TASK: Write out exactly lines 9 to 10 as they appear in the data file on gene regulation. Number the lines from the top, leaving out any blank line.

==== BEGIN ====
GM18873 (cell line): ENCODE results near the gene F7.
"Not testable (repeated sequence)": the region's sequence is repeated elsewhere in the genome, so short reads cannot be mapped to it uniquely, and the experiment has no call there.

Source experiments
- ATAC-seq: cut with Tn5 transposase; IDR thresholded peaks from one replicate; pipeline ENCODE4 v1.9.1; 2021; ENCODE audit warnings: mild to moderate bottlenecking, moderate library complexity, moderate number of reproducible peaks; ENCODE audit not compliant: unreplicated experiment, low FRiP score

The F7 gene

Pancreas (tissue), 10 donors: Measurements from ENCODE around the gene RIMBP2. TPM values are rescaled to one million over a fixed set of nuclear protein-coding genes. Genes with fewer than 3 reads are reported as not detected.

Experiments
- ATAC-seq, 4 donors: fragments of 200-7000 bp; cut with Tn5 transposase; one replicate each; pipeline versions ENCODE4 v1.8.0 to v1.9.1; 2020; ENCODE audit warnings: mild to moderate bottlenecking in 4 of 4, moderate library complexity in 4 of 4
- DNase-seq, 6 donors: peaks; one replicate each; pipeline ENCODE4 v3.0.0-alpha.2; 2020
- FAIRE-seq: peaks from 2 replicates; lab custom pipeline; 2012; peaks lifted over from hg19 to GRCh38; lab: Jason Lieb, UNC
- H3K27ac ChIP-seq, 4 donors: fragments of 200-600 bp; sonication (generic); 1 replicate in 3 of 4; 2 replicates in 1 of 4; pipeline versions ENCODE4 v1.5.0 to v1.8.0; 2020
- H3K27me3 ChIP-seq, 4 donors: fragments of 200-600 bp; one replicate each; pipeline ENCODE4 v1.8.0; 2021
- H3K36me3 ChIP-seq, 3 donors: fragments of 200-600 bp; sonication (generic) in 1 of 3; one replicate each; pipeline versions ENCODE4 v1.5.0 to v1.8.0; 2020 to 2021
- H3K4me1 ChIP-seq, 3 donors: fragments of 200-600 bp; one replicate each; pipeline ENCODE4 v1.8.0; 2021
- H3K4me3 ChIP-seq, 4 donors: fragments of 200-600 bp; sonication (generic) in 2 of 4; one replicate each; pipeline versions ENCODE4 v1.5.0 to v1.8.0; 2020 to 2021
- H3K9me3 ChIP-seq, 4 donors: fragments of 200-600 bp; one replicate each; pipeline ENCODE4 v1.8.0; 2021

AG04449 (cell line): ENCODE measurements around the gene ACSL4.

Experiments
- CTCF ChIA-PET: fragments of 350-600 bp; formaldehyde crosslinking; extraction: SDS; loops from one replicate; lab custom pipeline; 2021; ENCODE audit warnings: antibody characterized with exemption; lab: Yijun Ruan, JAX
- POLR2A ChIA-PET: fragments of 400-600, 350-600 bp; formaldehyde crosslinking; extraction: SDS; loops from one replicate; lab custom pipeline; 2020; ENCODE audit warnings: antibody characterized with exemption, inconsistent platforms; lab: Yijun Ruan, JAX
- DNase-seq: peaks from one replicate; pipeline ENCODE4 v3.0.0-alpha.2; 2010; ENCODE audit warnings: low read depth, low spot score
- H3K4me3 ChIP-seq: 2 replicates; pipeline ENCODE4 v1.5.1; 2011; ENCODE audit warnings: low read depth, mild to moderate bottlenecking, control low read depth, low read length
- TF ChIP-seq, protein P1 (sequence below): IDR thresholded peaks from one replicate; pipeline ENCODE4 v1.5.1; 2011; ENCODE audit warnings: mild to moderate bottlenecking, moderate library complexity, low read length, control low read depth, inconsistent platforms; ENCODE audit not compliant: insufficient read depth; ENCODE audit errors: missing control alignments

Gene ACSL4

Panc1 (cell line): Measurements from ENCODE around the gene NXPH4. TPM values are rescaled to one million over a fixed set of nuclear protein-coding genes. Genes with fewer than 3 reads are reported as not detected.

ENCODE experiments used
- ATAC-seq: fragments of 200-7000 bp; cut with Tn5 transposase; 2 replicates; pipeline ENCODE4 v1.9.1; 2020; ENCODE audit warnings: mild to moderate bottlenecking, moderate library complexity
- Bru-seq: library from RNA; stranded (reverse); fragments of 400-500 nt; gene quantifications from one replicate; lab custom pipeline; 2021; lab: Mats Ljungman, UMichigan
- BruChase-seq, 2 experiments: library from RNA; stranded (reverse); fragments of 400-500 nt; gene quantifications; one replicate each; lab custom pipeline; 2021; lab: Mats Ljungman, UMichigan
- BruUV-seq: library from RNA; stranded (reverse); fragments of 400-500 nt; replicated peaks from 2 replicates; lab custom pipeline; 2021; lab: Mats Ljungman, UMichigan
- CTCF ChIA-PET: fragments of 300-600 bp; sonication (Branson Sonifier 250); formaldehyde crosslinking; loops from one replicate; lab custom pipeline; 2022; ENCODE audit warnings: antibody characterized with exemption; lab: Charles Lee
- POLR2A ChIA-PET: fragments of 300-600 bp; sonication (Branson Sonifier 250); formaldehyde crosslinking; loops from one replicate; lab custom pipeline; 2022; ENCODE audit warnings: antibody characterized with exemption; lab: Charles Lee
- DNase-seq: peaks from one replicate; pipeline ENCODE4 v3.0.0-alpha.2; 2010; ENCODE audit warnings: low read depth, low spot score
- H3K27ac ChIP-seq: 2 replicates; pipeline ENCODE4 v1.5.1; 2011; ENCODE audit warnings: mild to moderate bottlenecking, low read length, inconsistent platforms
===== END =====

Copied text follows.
- DNase-seq, 6 donors: peaks; one replicate each; pipeline ENCODE4 v3.0.0-alpha.2; 2020
- FAIRE-seq: peaks from 2 replicates; lab custom pipeline; 2012; peaks lifted over from hg19 to GRCh38; lab: Jason Lieb, UNC